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Comment: Terrorism at home a reality

A grim reality of life in the 21st century is terrorism. All of us go about our daily lives giving only casual thought to terrorism – to us, its face is a grainy image with a foreign name on a television screen from a far off land – a suicide bomber in Israel, a car bomb in Iraq.

December 6, 2007
By Laura King


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A grim reality of life in the 21st century is terrorism. All of us go about our daily lives giving only casual thought to terrorism – to us, its face is a grainy image with a foreign name on a television screen from a far off land – a suicide bomber in Israel, a car bomb in Iraq.

If the events of Sept. 11, 2001, were a wake-up call to North Americans, it is also true that many of us have resumed the slumber. Thankfully, not all of us. This month’s cover story on page 34 details the work of the RCMP’s elite domestic anti-terrorism unit. Specifically, it brings forward the Integrated Nat ional Security Enforcement Team’s message that first responders in Canada had better know what to do in the event of a terror attack and, more importantly, what to watch for to help prevent such attacks.

As Cpl. Ian Daniels outlines in brutally plain language, it is not a question of if, it is a question of when. Terrorists will strike Canada. Osama bin Laden has specifically raised Canada as a potential target on at least four occasions, the same way he has mentioned the United States, Great Britain, Spain and Australia – all countries that have suffered specific, targeted terror attacks.

But terror comes with many faces and really, no one knows that better than Canadians.

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Forty years ago the Front de liberation du Quebec was increasingly pushing a radical agenda for political change with violence that culminated in the October Crisis in 1970. In 1984, Sikh extremists blew up an Air India flight from Vancouver, killing more than 300 Canadians. And just last summer, 17 young men were arrested in Toronto, alleged to be members of a terror cell intent on blowing up, among other things, the CN Tower.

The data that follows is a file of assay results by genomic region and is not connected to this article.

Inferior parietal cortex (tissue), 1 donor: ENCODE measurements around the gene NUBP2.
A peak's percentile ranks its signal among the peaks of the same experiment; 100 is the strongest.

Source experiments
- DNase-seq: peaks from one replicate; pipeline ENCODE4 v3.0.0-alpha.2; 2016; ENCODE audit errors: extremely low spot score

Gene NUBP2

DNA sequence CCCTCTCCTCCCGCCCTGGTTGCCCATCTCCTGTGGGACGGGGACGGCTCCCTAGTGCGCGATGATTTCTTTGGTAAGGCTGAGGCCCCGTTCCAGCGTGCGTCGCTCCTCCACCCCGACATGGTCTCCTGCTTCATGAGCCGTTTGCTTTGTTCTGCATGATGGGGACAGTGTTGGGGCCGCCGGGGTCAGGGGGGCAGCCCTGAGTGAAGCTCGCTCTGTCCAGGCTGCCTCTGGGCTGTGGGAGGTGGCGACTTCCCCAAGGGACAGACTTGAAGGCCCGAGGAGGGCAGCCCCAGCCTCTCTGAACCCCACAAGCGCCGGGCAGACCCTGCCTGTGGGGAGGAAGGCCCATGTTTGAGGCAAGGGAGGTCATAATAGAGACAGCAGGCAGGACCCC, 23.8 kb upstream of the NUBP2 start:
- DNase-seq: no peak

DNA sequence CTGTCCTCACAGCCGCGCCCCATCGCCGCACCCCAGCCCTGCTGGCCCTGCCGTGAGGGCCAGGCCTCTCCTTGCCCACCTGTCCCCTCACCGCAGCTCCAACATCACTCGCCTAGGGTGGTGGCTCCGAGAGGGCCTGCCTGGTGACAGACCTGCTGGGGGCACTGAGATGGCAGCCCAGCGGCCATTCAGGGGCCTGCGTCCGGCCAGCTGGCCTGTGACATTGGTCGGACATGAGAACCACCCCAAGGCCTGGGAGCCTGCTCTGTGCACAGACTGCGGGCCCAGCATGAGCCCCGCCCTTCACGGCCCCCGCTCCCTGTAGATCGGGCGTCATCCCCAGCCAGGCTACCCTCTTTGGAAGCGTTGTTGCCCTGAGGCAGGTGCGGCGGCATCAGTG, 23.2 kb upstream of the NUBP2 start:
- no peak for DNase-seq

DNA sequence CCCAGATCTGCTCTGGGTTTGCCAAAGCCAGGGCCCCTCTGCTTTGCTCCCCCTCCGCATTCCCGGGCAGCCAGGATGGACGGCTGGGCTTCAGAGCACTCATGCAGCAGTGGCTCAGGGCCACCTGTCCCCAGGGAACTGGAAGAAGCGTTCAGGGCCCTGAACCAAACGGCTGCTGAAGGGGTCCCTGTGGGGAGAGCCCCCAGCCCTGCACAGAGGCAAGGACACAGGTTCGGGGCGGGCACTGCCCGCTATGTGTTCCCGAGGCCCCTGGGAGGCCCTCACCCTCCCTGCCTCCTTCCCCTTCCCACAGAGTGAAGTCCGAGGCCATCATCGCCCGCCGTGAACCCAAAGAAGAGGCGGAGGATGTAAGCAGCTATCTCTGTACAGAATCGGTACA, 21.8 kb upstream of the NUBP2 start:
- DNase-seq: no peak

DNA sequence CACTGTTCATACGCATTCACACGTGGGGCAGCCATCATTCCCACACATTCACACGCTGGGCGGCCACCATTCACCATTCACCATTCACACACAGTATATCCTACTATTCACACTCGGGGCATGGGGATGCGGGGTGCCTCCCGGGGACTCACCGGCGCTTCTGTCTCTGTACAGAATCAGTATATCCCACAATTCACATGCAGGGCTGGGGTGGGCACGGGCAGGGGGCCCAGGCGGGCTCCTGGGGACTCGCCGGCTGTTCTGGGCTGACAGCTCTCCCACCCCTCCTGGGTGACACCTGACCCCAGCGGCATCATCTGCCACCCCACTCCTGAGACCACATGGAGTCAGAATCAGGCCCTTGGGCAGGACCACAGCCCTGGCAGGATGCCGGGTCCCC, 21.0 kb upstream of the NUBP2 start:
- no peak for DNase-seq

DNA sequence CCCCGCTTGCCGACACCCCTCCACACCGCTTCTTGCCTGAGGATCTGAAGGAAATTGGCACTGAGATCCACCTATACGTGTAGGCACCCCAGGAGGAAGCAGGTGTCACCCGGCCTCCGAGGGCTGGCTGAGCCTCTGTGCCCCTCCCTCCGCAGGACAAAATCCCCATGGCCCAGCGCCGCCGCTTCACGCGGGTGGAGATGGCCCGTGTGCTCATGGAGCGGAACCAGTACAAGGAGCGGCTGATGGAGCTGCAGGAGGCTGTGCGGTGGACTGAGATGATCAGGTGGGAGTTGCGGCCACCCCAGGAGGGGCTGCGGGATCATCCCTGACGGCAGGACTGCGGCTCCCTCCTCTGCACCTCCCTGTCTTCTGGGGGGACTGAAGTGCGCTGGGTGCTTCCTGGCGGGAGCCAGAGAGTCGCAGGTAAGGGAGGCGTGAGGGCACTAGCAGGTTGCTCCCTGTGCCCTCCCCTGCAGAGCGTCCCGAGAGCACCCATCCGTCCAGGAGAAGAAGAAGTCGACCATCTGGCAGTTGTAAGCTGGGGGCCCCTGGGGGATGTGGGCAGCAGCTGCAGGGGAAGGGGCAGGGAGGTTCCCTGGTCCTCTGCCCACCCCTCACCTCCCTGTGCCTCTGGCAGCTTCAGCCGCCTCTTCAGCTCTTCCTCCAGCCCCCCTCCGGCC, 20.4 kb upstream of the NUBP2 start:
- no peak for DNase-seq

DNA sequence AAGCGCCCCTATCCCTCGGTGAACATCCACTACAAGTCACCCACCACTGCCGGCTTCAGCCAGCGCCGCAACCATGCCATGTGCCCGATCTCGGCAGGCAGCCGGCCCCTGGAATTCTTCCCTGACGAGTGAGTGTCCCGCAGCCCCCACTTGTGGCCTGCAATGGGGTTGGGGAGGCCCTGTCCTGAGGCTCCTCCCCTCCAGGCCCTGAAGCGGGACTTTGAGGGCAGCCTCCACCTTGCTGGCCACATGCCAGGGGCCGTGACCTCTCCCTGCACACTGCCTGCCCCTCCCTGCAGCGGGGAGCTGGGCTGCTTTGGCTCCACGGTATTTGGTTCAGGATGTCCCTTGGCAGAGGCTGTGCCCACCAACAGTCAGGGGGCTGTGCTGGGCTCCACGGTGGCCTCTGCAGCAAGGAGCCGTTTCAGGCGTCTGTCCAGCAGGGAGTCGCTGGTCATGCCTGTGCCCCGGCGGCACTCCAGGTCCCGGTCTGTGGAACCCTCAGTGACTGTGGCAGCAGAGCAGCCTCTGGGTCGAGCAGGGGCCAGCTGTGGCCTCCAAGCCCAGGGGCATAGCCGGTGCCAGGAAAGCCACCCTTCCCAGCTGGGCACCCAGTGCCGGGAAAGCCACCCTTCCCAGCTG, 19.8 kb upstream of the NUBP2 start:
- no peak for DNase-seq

Anyone who has boarded a bus, subway or commuter train in a major Canadian city, knows how easy it would be to cause great harm. The RCMP’s INSET needs the expertise of Canada’s first responders to identify the signs of what could be a terror plot. As Cpl. Daniels and Cpl. Dave Corcoran told fire chiefs in B.C. in June, there’s more going on out there than any of us realizes.

As this month marks the 50th anniversary issue of Fire Fighting in Canada, it would be nice to delude ourselves into thinking there was a simpler time, when first responders didn’t have to think about global threats like terrorism.

But 50 years ago, the Cold War was in full swing and the threat of nuclear war hung so thick that children were taught how to react in the event of an attack. (Have a look at our enclosed 50th anniversary supplement, which features a piece on civil defence from 1957 and the role of firefighters, and an essay written this month by Ottawa civil defence expert Peter Knaack. The similarities are surprising and the messages are similar: first responders, and firefighters in particular, are key to protecting our citizens in the event of an act of terrorism, and a powerful, centrally directed national disaster planning effort is a must.)

Fifty years ago, the rapid development of new plastics and synthetic building materials created challenges for fire departments of all sizes and continues to do so. New technology also created new ways to fight fires, deal with traumatic accidents and protect the public.

And for 50 years, FFIC has provided a forum for the men and women on the front lines of fire prevention and public safety to share ideas and learn from each other. We thank you for your trust.


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